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Trade, Investment, Growth Are Key Issues at US-Africa Summit

Trade, Investment, Growth Are Key Issues at US-Africa Summit
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Business leaders from African nations are visiting key U.S. energy and transportation facilities, seeking ideas and contacts to solve problems that slow economic development. It is an effort to boost U.S. investment in Africa and increase economic growth and employment on both sides of the Atlantic.

Trade and investment issues are an important part of a summit between President Barack Obama and many African leaders that will take place early in August in Washington.

Business leaders from African nations have been visiting U.S. airports and energy facilities over the last couple of years.

They are seeking solutions for their countries' infrastructure problems, as well as business contacts and investors who could provide new technology and financing.

Improving infrastructure

More inspection trips are planned, including visits to energy facilities in Houston and Chicago's O’Hare airport just before the Washington summit.

The head of the U.S. Trade and Development Agency, Leocadia Zak, said solving infrastructure problems would help African economies grow faster because farmers and others could get their products to market more easily.

“The cost of transportation is really inhibiting their ability to market those goods successfully in the region as well as in their own country,” said Zak.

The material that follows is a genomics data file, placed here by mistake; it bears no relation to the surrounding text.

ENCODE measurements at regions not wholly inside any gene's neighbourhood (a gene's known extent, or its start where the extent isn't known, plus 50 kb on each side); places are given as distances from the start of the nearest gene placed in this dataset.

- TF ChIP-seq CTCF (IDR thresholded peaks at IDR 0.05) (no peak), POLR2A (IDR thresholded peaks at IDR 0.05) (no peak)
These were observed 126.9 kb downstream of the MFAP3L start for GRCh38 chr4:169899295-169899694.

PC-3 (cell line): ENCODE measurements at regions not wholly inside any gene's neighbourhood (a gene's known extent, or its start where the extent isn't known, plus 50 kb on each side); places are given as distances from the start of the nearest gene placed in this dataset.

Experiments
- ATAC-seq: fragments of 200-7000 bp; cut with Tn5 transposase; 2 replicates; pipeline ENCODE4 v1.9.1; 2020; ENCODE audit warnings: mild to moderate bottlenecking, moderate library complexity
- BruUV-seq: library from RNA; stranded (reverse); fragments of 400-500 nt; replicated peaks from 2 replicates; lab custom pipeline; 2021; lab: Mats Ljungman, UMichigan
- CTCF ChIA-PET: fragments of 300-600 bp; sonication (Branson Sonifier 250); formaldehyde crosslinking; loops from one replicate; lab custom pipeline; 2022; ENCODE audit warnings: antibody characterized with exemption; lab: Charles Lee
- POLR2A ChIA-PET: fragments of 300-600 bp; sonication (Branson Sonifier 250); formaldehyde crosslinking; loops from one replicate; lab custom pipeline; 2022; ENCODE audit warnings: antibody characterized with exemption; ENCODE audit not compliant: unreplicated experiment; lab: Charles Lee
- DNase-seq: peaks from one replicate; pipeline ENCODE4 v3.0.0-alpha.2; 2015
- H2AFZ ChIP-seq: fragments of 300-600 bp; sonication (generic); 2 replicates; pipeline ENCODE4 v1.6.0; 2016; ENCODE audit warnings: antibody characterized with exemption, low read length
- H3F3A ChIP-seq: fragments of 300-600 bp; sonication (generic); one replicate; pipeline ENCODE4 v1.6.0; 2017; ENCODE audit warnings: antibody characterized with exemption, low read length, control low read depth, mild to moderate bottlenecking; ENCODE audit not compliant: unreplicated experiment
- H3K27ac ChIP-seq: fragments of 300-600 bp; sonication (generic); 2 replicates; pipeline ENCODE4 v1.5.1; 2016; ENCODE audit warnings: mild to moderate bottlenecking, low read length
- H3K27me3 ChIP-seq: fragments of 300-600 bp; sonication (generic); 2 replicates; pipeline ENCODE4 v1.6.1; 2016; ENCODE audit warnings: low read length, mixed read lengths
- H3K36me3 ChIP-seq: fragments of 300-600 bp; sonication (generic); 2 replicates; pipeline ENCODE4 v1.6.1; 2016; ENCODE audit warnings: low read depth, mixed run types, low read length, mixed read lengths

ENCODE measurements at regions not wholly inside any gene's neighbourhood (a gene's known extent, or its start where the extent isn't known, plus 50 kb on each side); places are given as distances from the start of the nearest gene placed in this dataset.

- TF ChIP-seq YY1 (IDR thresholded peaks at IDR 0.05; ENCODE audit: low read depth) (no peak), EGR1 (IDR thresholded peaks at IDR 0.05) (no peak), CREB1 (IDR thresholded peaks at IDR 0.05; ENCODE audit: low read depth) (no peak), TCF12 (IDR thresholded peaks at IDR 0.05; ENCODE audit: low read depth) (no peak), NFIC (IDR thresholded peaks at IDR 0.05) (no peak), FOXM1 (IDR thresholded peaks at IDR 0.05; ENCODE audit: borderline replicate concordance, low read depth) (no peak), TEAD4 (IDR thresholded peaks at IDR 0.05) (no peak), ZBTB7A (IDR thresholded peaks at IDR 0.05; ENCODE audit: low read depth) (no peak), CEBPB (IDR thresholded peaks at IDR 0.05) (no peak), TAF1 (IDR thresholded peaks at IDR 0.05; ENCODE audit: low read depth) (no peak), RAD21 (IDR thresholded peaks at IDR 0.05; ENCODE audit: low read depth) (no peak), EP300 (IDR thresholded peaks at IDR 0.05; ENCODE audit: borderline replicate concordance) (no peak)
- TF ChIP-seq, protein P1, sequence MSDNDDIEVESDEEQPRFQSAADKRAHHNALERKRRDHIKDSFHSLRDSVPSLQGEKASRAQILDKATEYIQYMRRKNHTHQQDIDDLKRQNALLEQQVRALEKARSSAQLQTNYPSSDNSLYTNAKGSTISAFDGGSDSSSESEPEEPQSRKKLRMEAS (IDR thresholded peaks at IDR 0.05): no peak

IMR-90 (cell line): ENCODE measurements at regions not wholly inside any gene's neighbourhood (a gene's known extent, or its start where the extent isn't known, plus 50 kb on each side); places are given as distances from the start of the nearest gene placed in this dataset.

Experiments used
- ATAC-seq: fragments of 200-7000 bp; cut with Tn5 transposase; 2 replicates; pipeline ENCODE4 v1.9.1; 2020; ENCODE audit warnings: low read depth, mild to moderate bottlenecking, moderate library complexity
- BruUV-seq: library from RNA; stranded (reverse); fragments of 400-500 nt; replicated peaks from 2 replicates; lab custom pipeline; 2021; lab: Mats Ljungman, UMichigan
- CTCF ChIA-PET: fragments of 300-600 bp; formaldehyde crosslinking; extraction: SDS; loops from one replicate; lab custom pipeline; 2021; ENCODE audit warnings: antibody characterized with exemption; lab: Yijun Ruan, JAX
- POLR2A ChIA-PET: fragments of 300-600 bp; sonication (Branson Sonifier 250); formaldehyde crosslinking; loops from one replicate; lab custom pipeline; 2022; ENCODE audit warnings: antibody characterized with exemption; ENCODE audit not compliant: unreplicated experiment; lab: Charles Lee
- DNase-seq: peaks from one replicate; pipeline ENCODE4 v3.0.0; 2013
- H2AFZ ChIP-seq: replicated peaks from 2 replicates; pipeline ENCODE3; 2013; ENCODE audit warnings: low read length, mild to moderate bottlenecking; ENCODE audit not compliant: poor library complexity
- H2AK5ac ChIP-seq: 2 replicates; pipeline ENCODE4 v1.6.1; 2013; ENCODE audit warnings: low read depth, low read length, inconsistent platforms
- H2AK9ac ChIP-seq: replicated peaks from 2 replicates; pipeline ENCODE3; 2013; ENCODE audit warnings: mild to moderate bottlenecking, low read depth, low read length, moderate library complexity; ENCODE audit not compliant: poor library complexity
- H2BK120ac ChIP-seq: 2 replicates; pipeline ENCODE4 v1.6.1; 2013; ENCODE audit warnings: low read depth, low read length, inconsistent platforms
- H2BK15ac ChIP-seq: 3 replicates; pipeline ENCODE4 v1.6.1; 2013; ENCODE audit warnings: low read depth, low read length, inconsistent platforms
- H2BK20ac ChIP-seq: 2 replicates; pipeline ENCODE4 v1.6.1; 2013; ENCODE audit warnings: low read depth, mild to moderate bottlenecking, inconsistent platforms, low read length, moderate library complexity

Given the right conditions, African markets can flourish. For example, the number of mobile phones in Africa has soared from 15 million to 800 million since 2000, according to a scholar at the Atlantic Council.

J. Peter Pham said such growth is aided by Africa's natural resources and fast-growing population, which already tops one billion people. He said Africa’s population eventually may exceed that of India or China and change global markets.

"It [Africa] is a very young population -- by mid-century a quarter of the world’s workers will be in Africa. So it will be a locus of production and jobs as well as a potential marketplace," said Pham.

'Transactional event'

That's why the U.S. is bringing together hundreds of CEOs from both sides of the Atlantic in search of investment opportunities in Africa, according to U.S. Assistant Secretary of State Linda Thomas-Greenfield.

“We hope this is a transactional event where leaders will leave and CEOs leave with some ideas how they might move forward in a proactive way on investment in the continent,” she said.

Some African nations are major oil and mineral producers, and many of their exports go to China.

China has invested billions of dollars in Africa over the past decade, and along with the European Union has replaced the U.S. as Africa’s largest trading partner.

Beijing's expanding influence in Africa worries some critics who say China does little to promote human rights and good governance.

Ambassador Thomas-Greenfield said Chinese investment could be good if it leads to more development and jobs for Africans.

She said skillful bargaining with potential foreign investors and stronger efforts to clean up corruption will help Africa prosper.